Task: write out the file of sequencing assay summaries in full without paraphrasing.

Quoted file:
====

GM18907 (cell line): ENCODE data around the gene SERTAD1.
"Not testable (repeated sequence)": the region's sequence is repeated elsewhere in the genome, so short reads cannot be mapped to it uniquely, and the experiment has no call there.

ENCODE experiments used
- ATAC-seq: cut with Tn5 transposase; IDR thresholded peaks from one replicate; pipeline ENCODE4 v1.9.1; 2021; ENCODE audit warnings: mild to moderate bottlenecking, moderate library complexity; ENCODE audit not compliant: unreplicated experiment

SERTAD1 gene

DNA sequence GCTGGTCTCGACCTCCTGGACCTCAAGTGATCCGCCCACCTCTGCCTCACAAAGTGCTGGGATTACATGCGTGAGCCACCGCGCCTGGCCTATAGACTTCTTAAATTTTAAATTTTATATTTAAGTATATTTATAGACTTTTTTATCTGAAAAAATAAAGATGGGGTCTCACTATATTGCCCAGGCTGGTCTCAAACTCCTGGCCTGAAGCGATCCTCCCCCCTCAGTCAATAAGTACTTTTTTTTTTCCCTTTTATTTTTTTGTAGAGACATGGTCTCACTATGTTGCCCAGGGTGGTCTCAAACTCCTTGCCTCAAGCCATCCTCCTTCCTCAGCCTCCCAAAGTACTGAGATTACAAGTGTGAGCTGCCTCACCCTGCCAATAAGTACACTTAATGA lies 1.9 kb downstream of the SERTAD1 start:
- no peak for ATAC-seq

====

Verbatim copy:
GM18907 (cell line): ENCODE data around the gene SERTAD1.
"Not testable (repeated sequence)": the region's sequence is repeated elsewhere in the genome, so short reads cannot be mapped to it uniquely, and the experiment has no call there.

ENCODE experiments used
- ATAC-seq: cut with Tn5 transposase; IDR thresholded peaks from one replicate; pipeline ENCODE4 v1.9.1; 2021; ENCODE audit warnings: mild to moderate bottlenecking, moderate library complexity; ENCODE audit not compliant: unreplicated experiment

SERTAD1 gene

DNA sequence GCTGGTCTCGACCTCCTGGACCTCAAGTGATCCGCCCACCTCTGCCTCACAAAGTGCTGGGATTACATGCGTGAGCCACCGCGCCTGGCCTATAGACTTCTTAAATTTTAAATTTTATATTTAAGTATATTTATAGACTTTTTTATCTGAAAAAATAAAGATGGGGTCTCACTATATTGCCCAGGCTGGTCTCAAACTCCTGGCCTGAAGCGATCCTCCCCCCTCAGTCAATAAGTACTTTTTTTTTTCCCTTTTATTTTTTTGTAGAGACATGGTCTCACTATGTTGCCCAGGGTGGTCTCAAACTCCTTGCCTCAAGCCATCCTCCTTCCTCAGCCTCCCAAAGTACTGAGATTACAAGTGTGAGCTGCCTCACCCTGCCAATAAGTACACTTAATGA lies 1.9 kb downstream of the SERTAD1 start:
- no peak for ATAC-seq